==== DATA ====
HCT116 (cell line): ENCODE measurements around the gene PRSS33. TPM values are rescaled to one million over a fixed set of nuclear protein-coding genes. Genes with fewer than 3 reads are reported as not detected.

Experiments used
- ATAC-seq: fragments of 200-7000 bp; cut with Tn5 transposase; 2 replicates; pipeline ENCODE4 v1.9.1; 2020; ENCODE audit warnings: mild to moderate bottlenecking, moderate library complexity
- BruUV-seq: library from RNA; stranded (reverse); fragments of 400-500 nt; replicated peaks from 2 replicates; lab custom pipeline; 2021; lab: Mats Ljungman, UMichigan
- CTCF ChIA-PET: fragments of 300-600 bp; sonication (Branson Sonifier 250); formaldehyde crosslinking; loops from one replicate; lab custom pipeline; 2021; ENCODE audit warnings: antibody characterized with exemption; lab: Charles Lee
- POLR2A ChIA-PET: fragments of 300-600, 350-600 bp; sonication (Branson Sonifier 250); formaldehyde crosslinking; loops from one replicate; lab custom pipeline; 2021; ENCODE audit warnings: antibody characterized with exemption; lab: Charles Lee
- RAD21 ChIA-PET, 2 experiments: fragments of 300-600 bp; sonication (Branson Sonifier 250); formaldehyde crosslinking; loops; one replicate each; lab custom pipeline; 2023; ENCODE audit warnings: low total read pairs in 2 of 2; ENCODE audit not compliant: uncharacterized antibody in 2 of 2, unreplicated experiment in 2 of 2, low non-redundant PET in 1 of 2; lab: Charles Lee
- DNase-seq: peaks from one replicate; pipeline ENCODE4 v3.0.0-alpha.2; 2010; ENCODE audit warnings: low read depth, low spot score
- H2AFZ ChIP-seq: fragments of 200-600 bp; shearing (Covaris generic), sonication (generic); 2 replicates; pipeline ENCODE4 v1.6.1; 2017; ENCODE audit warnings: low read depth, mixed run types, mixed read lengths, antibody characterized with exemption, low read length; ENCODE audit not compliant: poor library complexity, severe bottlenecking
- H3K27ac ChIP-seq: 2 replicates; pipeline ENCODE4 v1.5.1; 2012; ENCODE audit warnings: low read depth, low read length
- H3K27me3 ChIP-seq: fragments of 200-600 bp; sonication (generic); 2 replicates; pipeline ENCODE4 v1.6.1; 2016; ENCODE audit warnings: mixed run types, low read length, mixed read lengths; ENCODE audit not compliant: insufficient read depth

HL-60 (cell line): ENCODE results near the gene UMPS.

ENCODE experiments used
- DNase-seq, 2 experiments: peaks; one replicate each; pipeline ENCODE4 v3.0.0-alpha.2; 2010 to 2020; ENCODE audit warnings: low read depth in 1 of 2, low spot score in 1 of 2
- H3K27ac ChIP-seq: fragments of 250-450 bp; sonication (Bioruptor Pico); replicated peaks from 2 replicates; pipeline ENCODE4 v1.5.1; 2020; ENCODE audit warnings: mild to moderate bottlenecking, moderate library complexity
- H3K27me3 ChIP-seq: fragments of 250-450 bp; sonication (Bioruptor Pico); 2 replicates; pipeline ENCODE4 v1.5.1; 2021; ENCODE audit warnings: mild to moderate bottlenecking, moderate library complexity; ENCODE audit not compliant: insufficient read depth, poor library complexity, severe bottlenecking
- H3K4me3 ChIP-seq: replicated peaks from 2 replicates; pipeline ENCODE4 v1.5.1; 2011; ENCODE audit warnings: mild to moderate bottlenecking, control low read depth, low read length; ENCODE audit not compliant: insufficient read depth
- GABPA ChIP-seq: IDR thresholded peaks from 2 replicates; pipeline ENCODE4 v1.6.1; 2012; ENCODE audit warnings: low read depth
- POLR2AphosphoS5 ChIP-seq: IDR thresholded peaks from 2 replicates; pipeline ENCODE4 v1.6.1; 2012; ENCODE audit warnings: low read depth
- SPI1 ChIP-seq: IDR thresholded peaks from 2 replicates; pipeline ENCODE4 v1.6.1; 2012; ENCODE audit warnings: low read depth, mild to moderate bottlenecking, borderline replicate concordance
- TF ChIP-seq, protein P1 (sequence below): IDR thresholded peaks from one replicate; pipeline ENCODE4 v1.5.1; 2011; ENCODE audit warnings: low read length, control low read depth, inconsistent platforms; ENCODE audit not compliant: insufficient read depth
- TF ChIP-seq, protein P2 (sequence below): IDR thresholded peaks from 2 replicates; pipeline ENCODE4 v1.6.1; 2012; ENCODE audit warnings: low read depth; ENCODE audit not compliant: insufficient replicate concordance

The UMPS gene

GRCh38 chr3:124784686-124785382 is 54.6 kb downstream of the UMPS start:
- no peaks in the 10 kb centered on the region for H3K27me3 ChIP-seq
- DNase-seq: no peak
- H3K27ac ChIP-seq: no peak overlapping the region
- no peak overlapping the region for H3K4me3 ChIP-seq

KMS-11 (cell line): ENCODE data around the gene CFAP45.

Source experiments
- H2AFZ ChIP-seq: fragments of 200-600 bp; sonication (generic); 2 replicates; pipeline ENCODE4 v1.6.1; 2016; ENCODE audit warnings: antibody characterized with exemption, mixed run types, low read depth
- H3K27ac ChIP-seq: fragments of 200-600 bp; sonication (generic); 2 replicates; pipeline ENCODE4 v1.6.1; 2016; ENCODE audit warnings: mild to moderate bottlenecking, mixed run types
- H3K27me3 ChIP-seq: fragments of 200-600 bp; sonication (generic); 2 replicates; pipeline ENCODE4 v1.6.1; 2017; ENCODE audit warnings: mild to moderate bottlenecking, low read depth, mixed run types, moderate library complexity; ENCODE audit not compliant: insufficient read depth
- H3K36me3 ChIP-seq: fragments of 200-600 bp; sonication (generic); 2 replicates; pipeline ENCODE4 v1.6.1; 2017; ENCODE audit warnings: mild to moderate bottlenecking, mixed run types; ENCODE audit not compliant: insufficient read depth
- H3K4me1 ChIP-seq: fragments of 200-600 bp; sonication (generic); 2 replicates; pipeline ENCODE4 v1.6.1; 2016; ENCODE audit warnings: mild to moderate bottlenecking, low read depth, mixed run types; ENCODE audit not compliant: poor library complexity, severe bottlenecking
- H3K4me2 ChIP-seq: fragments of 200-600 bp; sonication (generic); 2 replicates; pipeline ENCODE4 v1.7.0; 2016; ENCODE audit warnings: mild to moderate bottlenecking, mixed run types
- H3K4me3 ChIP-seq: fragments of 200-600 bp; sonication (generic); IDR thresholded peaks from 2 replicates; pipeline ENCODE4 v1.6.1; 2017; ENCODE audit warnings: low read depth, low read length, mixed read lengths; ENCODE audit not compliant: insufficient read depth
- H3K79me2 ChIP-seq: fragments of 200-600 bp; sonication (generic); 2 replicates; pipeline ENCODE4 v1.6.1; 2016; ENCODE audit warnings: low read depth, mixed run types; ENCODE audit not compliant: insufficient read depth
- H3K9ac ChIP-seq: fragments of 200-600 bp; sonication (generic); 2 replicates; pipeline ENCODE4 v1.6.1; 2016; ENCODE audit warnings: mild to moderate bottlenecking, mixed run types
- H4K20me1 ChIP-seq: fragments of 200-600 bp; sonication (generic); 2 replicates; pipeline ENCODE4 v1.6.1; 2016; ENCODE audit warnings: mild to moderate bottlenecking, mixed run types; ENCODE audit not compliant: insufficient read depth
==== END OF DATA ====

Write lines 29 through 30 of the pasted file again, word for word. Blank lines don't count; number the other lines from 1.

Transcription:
KMS-11 (cell line): ENCODE data around the gene CFAP45.

Source experiments